I knew I had a calling for happiness from a very early age. I was thirty when my father asked me what I wanted to be when I grew up. I sucked my thumb for a moment, gazed up into his wise, fatherly face, then, withdrawing my thumb and waving it toward the sky, I cried, “President of the world, Pa! That’s what I want to be!”
Pa didn’t stop laughing for almost three hours. Then he took a sedative, swigged at the bottle of gin he always kept in the top drawer of his desk, tweaked my nose, ruffled my hair, and said, “Hey, son, that’s great news. But let me tell you this for sure – whatever you do, don’t ever grow up!”
I tried my best to follow my father’s advice but following Pa’s advice is something I’ve never been good at. Over the intervening years I grew up quite a bit. I’m now seven three (in heels), long in the tooth, greying of hair and widening of girth. In fact I’m almost as wide as I’m tall – and with each year I draw closer to an ideal representation of a sphere… I’ve become, at least in one sense of the word, increasingly worldly as I’ve aged.
Yet none of this has changed my perspective on life. My wild ambition remains undaunted, as does my dedication to being happy and to helping others find happiness too.
After that perplexing yet formative episode I needed to decide what to do with my life prior to becoming world leader. These things don’t just happen all at once, you see. They take planning, preparation and patience, patience, patience. So, as anyone might have predicted, my mind turned to the notion of joining a cult. I had come to see that it was my Ma’s turn to laugh so hard that she needed medication and I was confident that this was the way to do it.
People tell you that you should take your time when preparing to embark on momentous journeys, so I took my time. Years later I researched a few cults. There were some I liked, some I loathed, some I found a little disturbing… and some that weren’t even funny. (“A cult that’s not funny!” I remarked to Ol’ Stephanie, my wife. “What’s the point of that???”) Eventually I joined a cult that claimed that it wasn’t a cult at all. It was called the Church of the Third Veil. After three months of orgies and meditation I went home and told my ma. I couldn’t wait to see her face! “Ma,” I said. “You won’t believe what I’ve gone and done!”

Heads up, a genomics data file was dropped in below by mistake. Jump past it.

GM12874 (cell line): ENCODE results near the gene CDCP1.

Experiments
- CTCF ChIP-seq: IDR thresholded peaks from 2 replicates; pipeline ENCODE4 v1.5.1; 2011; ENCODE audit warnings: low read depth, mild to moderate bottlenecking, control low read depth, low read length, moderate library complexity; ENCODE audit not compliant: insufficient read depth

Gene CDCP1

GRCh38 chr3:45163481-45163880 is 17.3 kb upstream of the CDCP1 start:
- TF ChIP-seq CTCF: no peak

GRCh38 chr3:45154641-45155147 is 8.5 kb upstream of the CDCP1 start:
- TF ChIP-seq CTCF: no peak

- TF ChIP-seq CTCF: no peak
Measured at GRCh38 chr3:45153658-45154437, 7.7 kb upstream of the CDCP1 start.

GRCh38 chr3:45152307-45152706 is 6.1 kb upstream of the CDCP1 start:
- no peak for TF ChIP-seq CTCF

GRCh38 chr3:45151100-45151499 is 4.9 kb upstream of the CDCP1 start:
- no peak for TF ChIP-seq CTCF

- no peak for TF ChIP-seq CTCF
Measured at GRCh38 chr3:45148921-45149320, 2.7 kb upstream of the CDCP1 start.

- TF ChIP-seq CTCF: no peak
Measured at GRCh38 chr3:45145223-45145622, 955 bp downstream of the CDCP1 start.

I told her all.
Nothing. No response. It was like talking to a corpse in the final stages of putrefaction.
So I embellished the facts a little. “What d’ya think of that, Ma? Pretty amazing, eh? …Ma?”
When that got me nowhere I embellished the facts a lot: techniques, positions, more techniques, more positions, everything – but to no avail. Ma didn’t even break a smile. “Go to it, son,” was all she said – and “That’s my boy!” and “Give ’em hell!”
So I did.
The Church of the Third Veil sacked me some three years later, by which time I was their Spokesman for Alien Invasions, Hostile Incursions, Renditions, Water Boarding, Foreign Affairs and The Environment. As I later told Ol’ Stephanie, this was quite a blow. For a brief few weeks I suffered a diminution of my normally miraculous “h”-factor. The sense of happiness that had kept me ticking over even when the engine of my life stuttered and stalled was still there, deep inside me, throttling hard, but for a scant year or two it felt muted, dulled, daunted by the tribulations of life and time. Had I taken a wrong turn in life? Had it all gone horribly wrong? Was I plummeting into an abyss from whence I could never return? However, being almost perfectly ball-shaped by then, I bounced back in no time at all and came up with an alternative ploy.
After a most peculiar initiation I joined that sinister and litigious cult, the Savantologists. The Savantologists are a very different kettle of fruit and vegetables from the frankly raving Church of the Third Veil – and their path to enlightenment is a very merry and expensive one. But one thing kept me going. The sight of me, Luke Andreski, being enlightened, would be a sure-fired way of making Ma laugh!